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Strictly Business O Henry

XVII. A Night In New Arabia

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Next, Jacob selected the best endowed college he could scare up and presented it with a $200,000 laboratory. The college did not maintain a scientific course, but it accepted the money and built an elaborate lavatory instead, which was no diversion of funds so far as Jacob ever discovered.

The faculty met and invited Jacob to come over and take his A B C degree. Before sending the invitation they smiled, cut out the C, added the proper punctuation marks, and all was well.

While walking on the campus before being capped and gowned, Jacob saw two professors strolling nearby. Their voices, long adapted to indoor acoustics, undesignedly reached his ear.

"There goes the latest chevalier d'industrie," said one of them, "to buy a sleeping powder from us. He gets his degree to-morrow."

"In foro conscientai," said the other. "Let's 'eave 'arf a brick at 'im."

Jacob ignored the Latin, but the brick pleasantry was not too hard for him. There was no mandragora in the honorary draught of learning that he had bought. That was before the passage of the Pure Food and Drugs Act.

Jacob wearied of philanthropy on a large scale.

"If I could see folks made happier," he said to himself--"If I could see 'em myself and hear 'em express their gratitude for what I done for 'em it would make me feel better. This donatin' funds to institutions and societies is about as satisfactory as dropping money into a broken slot machine."

So Jacob followed his nose, which led him through unswept streets to the homes of the poorest.

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"The very thing!" said Jacob. "I will charter two river steamboats, pack them full of these unfortunate children and--say ten thousand dolls and drums and a thousand freezers of ice cream, and give them a delightful outing up the Sound. The sea breezes on that trip ought to blow the taint off some of this money that keeps coming in faster than I can work it off my mind."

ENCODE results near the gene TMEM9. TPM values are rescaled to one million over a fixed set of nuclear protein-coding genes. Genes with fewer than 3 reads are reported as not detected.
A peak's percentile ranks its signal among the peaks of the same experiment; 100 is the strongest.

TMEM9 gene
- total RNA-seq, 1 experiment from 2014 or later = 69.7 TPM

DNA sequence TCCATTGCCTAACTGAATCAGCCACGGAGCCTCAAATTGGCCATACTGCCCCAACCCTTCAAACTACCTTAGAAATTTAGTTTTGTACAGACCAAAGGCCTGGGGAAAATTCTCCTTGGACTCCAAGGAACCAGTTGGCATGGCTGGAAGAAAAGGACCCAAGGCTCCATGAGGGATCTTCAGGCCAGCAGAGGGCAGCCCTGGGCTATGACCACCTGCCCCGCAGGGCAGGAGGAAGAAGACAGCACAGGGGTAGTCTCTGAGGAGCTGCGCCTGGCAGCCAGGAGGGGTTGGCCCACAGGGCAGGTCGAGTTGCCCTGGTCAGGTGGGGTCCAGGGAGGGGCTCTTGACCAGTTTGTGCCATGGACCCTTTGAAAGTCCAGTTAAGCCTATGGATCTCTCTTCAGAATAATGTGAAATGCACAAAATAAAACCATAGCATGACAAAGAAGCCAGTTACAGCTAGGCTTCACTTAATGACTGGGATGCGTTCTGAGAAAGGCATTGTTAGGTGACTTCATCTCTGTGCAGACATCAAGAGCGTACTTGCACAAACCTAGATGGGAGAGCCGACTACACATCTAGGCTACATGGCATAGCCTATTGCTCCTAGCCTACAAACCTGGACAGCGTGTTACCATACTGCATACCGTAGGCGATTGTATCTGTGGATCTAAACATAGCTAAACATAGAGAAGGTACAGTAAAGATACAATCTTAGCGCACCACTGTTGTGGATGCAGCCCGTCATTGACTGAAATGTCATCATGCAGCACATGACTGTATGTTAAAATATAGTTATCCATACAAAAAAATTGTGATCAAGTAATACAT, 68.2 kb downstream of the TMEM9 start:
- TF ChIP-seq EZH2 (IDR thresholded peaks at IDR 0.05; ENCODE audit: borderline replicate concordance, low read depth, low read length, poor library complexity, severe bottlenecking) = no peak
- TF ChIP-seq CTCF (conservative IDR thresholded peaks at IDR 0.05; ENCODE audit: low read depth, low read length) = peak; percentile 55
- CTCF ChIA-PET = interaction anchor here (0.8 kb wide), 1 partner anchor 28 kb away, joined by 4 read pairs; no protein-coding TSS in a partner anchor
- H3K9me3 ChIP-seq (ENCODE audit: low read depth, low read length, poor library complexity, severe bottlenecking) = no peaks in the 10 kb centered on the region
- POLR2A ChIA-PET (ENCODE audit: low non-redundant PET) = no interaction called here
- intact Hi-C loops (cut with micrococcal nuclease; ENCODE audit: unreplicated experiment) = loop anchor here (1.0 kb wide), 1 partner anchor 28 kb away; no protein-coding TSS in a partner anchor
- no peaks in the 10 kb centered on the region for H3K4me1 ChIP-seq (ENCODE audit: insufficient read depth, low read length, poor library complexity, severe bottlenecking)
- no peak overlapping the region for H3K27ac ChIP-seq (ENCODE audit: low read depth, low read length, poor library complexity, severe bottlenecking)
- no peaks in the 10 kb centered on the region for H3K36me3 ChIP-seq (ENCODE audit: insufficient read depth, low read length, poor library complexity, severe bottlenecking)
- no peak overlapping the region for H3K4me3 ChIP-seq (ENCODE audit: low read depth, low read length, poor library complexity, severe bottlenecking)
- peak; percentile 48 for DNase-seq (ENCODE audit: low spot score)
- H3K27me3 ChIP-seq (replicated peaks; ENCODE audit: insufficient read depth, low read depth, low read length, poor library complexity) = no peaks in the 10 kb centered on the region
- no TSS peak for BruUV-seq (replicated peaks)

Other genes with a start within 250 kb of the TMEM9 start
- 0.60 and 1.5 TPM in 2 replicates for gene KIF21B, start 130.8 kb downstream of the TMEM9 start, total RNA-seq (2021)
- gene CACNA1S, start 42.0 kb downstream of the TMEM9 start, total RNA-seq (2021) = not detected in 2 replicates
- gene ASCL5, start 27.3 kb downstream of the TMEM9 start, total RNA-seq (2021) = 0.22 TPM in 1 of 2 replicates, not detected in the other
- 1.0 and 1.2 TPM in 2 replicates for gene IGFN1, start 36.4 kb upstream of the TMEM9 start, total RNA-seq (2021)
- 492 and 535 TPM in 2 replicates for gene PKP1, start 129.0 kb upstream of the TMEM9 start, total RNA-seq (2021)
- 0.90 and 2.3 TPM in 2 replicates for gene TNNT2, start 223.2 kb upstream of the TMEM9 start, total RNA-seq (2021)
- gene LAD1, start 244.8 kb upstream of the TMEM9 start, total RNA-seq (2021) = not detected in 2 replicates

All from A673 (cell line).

Jacob must have leaked some of his benevolent intentions, for an immense person with a bald face and a mouth that looked as if it ought to have a "Drop Letters Here" sign over it hooked a finger around him and set him in a space between a barber's pole and a stack of ash cans. Words came out of the post-office slit--smooth, husky words with gloves on 'em, but sounding as if they might turn to bare knuckles any moment.

"Say, Sport, do you know where you are at? Well, dis is Mike O'Grady's district you're buttin' into--see? Mike's got de stomach-ache privilege for every kid in dis neighborhood--see? And if dere's any picnics or red balloons to be dealt out here, Mike's money pays for 'em--see? Don't you butt in, or something'll be handed to you. Youse d--- settlers and reformers with your social ologies and your millionaire detectives have got dis district in a hell of a fix, anyhow. With your college students and professors rough-housing de soda-water stands and dem rubber-neck coaches fillin' de streets, de folks down here are 'fraid to go out of de houses. Now, you leave 'em to Mike. Dey belongs to him, and he knows how to handle 'em. Keep on your own side of de town. Are you some wiser now, uncle, or do you want to scrap wit' Mike O'Grady for de Santa Claus belt in dis district?"

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